Friday, May 9, 2014

Food Adventures: A Weekend in Madison

So being the young, exciting couple that we are, my fiance and I like going on weekend adventures in Madison. As social human beings, so much of our social world revolves around food, and our adventures reflect that by almost always involving food. Marrying a local has its perks, as one gets insider information on local spots.
Fro Yo! (courtesy of their Facebook page)
One of the fun things we did this weekend was visited the farmers market. A few local vendors were out, selling their products, as well as plants. Being the plant addict that I am, of course I had to go look at the plants. I ended up bringing home a new member of my plant family, Henry the tomato! (I have 9 plants, including the herbs we planted for this class-mint, basil, cilantro, dill, a dwarf orange tree, a cactus, a {dying} gerber daisy, a succulent, and now the tomato...I'm the cat lady of plants.)

I'd love to be able to grow our own food, so the food bearing plants that I now have are the start of that dream. I'm currently reading the book Animal, Vegetable, Miracle, in which Barbara Kingsolver chronicles a year in the life of her family, a year that consisted solely of food products they grew themselves or bought at the local farmers market. If it wasn't a local food, they would not eat it. While I can't go to that extreme, because we don't have the land to grow everything we eat, I can at least do something, by growing our own tomatoes and peppers and making homemade salsa. As Grandma says, "Every little bit helps!"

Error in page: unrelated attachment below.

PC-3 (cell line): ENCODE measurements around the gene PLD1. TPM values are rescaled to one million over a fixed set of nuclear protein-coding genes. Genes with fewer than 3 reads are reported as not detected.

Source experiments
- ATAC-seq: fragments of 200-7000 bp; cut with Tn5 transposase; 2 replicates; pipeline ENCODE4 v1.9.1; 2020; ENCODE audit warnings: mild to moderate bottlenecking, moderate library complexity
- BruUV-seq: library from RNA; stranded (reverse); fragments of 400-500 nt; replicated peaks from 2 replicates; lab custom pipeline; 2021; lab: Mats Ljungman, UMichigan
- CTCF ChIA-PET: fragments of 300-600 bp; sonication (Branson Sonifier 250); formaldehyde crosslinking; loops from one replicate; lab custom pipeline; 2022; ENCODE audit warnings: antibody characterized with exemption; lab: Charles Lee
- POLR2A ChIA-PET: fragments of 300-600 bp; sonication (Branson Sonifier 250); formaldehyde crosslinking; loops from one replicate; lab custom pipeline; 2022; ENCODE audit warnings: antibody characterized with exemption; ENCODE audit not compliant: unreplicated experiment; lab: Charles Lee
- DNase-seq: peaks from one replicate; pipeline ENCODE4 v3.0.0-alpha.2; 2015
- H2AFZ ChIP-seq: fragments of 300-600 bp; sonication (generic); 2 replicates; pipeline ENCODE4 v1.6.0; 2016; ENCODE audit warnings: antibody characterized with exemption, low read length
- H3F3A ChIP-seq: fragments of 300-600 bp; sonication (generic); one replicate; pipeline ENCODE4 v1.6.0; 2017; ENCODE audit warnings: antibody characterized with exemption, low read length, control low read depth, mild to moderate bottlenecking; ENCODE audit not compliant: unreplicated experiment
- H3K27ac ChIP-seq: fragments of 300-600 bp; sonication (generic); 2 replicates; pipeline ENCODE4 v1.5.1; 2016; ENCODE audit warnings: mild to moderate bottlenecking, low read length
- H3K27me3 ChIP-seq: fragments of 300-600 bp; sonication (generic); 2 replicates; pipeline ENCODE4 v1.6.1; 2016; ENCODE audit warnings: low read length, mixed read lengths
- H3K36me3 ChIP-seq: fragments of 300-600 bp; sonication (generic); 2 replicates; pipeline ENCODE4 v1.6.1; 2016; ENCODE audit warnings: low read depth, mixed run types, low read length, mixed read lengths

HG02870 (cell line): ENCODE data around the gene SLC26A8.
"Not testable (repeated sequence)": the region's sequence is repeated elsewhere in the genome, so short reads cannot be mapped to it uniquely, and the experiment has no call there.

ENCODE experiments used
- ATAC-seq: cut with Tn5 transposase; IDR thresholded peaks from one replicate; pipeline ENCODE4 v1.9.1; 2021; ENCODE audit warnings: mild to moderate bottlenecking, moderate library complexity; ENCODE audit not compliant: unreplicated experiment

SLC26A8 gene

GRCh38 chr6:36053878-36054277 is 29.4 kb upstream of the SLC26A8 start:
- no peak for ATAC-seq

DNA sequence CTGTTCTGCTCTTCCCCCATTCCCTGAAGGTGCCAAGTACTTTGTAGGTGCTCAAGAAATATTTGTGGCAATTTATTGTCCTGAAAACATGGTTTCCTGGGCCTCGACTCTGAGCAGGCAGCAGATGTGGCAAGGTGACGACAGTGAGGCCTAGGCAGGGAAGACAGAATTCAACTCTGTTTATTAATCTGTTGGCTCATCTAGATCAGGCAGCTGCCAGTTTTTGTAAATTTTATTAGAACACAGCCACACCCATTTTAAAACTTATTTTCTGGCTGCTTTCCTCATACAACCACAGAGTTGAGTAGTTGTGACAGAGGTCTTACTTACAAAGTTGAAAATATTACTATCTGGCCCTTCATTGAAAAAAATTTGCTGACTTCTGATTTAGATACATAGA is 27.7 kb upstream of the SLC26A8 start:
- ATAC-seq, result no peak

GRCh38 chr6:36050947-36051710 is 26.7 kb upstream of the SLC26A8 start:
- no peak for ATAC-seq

After our adventure to the farmers market, we went to our locally-owned frozen yogurt joint, The Red Peppermint. One of the things I love about Madison is the ability to eat and shop at local places, so that the money is more integrated into our community, instead of going into large corporations' pockets. The history of frozen yogurt is also interesting. Evidently fro yo didn't become a thing in the United States until the 1970s, as the technology used to make ice cream was utilized for yogurt. Yogurt-eating has been going on for four millenia in the Middle East and India, so we can thank them for the deliciousness of yogurt, and especially frozen yogurt!

To wrap up our day, my fiance and I made homemade barbeque sauce my fiance made barbeque sauce, and I handed him spoons and put stuff back in the fridge. This is one of those things he has done for a long time, and is really, really good at (Lucky me!). In these next pictures, we were making mesquite sauce.


Corgi support team!

Secret ingredients's coming together!
You have to smell the sauce.
It's fun to make your own sauce, because you can control the flavors and taste, and it is a million times better than store bought sauce! Luckily, I'm marrying someone who knows what he's doing, so it always turns out great! 
Sauce Selfie!

1 comment:

  1. I love that you are so enthusiastic about supporting local businesses! I've never been to the Red Peppermint, but I have been to other local restaurants and shops, and I can say that even if the price is a little more expensive than big-box stores like Walmart, I always feel better knowing that I'm doing my part to keep our little community going. I believe that the quality of food and other products sold at a local level are almost always higher than similar items in large grocery and department stores or big chain restaurants. There's just something sentimental purchasing a plate of food from a local restaurant where you know the owner and chef took time to carefully design the aesthetic, concept, and menu of the restaurant, often times picking out each ingredient in the process by hand. I certainly will continue to shop and eat locally, and I hope you and everyone else who reads this will too!